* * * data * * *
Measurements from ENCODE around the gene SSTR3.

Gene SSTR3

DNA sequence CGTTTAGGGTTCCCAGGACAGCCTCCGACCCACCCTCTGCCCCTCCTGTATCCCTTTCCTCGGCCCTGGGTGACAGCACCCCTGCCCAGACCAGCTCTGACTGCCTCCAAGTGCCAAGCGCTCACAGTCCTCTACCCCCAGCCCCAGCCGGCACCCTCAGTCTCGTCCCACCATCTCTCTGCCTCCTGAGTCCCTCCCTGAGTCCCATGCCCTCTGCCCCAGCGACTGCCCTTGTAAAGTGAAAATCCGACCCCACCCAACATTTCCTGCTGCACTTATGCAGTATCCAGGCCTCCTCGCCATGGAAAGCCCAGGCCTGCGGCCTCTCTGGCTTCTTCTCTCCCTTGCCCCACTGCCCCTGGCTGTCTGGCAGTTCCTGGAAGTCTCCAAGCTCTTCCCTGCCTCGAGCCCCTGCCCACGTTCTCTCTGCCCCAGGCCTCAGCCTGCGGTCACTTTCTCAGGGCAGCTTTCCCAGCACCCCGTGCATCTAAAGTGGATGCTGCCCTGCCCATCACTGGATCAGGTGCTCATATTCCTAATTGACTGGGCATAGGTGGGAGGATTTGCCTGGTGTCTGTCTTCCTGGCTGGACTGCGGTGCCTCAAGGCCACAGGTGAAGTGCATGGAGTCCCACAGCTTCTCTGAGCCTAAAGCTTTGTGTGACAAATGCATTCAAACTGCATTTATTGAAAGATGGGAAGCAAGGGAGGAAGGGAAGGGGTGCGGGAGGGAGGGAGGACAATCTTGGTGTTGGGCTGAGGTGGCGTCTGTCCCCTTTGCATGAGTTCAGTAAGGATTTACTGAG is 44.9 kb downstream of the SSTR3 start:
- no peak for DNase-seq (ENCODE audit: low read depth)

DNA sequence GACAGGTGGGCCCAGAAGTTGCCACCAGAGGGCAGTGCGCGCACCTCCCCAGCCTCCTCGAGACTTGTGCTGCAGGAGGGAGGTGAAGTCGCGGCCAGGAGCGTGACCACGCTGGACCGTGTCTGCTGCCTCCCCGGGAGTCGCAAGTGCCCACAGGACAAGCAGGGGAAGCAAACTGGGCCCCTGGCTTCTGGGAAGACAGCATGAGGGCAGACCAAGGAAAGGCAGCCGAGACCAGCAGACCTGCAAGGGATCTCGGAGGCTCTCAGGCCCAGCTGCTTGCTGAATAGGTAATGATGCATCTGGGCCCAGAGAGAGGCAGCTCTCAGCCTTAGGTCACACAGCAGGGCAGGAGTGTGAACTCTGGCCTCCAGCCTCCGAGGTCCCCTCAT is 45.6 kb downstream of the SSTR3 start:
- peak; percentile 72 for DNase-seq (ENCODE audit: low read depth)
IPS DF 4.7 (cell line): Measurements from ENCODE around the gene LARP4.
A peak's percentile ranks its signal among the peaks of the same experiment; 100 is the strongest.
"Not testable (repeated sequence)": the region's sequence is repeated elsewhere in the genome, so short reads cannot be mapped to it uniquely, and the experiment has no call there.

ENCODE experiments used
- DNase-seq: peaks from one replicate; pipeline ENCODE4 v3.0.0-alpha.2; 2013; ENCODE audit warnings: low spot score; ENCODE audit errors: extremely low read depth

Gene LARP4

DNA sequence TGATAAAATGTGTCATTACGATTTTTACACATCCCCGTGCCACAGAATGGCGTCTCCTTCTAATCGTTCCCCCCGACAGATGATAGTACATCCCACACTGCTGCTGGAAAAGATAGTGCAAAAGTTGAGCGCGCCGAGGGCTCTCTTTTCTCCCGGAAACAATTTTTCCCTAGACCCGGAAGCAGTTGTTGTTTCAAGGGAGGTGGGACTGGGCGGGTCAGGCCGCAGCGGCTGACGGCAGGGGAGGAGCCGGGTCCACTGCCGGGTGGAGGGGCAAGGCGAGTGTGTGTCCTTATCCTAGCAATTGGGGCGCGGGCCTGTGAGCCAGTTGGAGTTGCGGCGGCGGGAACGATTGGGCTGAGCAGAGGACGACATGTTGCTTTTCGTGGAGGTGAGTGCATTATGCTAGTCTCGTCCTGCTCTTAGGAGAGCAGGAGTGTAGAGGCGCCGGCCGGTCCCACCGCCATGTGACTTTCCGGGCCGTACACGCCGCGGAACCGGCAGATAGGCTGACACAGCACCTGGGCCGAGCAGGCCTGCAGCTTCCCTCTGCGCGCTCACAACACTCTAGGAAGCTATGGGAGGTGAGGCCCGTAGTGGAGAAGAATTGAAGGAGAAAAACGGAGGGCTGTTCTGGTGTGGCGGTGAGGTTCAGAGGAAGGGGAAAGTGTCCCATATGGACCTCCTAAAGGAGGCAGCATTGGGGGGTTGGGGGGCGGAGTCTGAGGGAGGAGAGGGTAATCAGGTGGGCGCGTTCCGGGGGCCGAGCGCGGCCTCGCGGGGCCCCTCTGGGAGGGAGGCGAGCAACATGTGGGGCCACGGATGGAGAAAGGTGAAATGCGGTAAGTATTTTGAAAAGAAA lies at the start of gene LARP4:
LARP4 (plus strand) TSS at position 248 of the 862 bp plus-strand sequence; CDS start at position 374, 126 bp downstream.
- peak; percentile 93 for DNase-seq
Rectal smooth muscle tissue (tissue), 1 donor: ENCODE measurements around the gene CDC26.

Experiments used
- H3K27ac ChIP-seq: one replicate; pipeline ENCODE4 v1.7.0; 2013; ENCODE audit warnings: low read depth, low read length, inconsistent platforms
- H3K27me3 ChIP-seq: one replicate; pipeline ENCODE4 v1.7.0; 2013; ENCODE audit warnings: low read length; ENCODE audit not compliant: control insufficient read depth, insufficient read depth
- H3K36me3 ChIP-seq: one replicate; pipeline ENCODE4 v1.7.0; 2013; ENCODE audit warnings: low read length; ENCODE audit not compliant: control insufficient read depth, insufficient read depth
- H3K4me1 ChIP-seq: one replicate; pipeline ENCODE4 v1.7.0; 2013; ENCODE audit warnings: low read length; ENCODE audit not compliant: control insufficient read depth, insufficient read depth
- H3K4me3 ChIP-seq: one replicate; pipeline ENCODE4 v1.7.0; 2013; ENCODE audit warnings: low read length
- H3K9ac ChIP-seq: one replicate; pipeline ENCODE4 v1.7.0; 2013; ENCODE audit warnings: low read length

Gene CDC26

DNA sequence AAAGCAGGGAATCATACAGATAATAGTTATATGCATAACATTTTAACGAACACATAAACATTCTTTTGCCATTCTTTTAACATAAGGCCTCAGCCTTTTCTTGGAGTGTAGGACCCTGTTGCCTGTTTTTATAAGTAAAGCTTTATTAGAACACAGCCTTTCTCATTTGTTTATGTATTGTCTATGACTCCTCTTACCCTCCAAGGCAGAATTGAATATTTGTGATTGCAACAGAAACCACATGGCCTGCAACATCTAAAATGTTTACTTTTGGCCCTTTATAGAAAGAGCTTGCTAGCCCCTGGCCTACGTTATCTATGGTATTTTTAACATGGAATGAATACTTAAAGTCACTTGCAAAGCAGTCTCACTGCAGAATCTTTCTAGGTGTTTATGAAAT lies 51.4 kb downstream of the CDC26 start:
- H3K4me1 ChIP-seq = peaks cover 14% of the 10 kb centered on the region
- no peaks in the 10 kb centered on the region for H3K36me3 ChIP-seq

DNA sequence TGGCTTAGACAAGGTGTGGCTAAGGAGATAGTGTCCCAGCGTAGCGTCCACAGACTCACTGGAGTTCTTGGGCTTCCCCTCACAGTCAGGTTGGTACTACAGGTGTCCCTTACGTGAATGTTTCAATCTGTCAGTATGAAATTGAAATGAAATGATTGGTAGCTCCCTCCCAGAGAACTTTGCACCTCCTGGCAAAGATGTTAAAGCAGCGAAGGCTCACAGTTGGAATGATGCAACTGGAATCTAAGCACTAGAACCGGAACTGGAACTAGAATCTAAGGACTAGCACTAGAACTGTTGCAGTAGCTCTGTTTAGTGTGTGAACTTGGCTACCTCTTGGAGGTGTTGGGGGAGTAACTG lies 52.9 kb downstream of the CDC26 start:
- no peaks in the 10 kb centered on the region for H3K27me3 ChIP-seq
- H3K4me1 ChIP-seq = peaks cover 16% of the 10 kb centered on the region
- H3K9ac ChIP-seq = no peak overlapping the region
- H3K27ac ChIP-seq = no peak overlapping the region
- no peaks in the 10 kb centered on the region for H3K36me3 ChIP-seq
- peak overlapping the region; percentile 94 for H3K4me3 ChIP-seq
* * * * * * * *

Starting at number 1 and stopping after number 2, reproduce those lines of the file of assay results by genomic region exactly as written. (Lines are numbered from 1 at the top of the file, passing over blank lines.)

Measurements from ENCODE around the gene SSTR3.

Gene SSTR3